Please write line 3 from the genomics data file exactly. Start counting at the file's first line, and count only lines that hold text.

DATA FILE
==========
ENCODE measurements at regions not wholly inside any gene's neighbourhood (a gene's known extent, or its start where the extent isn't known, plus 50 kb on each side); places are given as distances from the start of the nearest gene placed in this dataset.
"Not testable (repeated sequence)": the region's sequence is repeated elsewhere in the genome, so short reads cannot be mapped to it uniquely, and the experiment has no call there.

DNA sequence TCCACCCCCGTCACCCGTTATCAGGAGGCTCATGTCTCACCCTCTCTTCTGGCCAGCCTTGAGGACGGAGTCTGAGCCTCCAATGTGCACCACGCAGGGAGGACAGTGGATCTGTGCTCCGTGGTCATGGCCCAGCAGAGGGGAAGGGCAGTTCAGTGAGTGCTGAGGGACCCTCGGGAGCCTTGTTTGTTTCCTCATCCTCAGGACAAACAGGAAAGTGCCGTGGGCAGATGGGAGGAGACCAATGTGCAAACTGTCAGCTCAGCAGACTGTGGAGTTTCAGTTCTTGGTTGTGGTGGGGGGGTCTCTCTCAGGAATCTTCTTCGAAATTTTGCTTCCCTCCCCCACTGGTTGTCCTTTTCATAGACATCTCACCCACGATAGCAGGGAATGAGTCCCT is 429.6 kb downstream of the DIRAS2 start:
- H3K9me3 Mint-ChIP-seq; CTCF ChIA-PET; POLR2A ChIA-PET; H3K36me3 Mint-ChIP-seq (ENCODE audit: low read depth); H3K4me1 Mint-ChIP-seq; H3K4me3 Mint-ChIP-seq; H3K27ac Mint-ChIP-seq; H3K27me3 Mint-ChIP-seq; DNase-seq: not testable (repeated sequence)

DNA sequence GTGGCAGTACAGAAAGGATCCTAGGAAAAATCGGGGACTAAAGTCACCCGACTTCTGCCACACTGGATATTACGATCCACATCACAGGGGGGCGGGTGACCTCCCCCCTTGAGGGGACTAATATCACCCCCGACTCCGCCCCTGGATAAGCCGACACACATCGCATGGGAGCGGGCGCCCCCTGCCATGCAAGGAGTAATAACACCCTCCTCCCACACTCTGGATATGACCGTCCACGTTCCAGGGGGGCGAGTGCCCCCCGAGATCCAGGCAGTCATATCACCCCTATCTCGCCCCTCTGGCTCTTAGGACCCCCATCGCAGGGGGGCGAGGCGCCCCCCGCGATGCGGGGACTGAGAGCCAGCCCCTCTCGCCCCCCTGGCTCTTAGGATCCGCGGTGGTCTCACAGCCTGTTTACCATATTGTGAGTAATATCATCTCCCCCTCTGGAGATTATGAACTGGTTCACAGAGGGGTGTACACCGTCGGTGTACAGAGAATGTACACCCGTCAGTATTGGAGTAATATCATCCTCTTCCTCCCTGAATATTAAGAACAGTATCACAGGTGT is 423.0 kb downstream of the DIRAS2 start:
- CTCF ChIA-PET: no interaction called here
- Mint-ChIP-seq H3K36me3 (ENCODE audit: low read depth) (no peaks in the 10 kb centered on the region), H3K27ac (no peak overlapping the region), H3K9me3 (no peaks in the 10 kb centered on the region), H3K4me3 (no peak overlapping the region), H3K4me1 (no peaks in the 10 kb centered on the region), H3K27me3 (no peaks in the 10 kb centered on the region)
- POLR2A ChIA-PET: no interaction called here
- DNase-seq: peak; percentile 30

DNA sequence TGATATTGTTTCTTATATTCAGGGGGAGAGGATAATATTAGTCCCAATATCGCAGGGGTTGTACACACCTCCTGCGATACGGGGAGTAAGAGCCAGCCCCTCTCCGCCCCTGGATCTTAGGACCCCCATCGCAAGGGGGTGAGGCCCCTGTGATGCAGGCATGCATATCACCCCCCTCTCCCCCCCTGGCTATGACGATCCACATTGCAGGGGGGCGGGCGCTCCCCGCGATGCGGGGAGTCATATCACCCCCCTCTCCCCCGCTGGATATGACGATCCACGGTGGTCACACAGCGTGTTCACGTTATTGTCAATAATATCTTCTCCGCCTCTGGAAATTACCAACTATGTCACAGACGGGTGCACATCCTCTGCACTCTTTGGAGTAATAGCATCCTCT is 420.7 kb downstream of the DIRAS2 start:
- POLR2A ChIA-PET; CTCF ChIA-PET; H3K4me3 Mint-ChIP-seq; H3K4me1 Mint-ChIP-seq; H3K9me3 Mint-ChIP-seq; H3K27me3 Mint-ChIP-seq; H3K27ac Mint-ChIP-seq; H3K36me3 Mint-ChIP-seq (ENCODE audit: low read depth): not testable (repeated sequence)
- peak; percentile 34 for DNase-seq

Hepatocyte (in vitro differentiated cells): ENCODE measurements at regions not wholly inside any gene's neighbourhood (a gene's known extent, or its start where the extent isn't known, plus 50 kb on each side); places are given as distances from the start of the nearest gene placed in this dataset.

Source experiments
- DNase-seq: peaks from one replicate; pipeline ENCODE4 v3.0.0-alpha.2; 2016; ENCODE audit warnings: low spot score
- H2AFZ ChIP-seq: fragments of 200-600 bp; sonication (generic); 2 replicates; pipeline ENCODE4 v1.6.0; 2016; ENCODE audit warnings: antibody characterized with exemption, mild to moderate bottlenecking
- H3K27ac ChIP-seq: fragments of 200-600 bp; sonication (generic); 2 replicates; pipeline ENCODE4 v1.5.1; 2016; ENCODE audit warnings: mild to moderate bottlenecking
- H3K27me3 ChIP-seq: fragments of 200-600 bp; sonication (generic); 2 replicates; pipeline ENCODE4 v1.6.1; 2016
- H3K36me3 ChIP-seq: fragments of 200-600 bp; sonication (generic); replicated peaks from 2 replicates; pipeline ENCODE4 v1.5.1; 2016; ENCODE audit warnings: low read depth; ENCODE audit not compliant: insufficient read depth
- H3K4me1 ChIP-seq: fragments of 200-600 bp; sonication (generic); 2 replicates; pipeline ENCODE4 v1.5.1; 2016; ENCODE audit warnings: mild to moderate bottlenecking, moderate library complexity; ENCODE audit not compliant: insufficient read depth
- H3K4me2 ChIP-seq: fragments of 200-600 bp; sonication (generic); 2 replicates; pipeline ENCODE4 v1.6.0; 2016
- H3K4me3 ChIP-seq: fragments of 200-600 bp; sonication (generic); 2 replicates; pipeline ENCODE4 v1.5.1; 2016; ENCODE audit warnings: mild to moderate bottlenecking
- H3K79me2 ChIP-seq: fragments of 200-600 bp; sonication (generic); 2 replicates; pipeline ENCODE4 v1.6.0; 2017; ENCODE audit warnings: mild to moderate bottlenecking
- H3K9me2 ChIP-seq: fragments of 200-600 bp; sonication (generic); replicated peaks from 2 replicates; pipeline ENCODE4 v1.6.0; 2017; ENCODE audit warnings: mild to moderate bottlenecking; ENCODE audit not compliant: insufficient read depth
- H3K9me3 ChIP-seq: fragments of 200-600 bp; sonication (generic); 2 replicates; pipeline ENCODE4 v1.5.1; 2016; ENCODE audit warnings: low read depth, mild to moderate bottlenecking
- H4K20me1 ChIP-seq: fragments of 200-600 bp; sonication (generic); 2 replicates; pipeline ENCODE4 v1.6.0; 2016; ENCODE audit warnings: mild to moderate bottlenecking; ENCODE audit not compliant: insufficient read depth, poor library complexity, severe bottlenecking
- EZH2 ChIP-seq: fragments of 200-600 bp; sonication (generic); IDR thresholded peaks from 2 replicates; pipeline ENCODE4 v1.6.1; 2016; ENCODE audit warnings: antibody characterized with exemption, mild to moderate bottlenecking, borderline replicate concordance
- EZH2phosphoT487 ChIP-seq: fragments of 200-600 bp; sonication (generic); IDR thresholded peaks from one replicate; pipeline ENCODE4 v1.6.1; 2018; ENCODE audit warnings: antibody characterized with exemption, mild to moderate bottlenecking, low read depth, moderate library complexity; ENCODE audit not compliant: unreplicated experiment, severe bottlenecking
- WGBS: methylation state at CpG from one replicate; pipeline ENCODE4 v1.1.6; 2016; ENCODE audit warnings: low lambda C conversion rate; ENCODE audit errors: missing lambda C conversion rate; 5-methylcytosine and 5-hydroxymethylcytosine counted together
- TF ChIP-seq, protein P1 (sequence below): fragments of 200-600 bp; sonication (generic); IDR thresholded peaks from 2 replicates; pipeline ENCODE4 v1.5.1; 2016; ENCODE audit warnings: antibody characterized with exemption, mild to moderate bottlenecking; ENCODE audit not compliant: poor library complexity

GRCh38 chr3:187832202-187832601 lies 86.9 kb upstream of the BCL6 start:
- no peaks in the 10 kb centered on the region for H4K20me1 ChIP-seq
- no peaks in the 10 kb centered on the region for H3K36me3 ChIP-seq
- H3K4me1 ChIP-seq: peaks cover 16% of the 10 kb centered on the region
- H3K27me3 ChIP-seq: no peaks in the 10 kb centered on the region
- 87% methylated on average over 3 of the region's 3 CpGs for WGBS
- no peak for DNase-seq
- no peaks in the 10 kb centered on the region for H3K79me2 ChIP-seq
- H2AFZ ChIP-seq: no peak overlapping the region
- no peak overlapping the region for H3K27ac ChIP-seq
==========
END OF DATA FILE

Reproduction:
DNA sequence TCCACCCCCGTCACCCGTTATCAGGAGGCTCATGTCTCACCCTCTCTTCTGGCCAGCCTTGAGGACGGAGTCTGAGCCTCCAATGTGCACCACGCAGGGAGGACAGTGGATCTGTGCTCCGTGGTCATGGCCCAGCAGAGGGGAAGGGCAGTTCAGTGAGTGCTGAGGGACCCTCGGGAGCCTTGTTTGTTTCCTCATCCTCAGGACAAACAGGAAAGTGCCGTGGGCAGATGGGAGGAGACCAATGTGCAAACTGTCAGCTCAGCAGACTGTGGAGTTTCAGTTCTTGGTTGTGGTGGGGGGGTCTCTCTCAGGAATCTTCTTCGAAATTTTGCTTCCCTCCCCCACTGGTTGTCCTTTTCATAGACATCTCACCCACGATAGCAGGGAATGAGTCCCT is 429.6 kb downstream of the DIRAS2 start: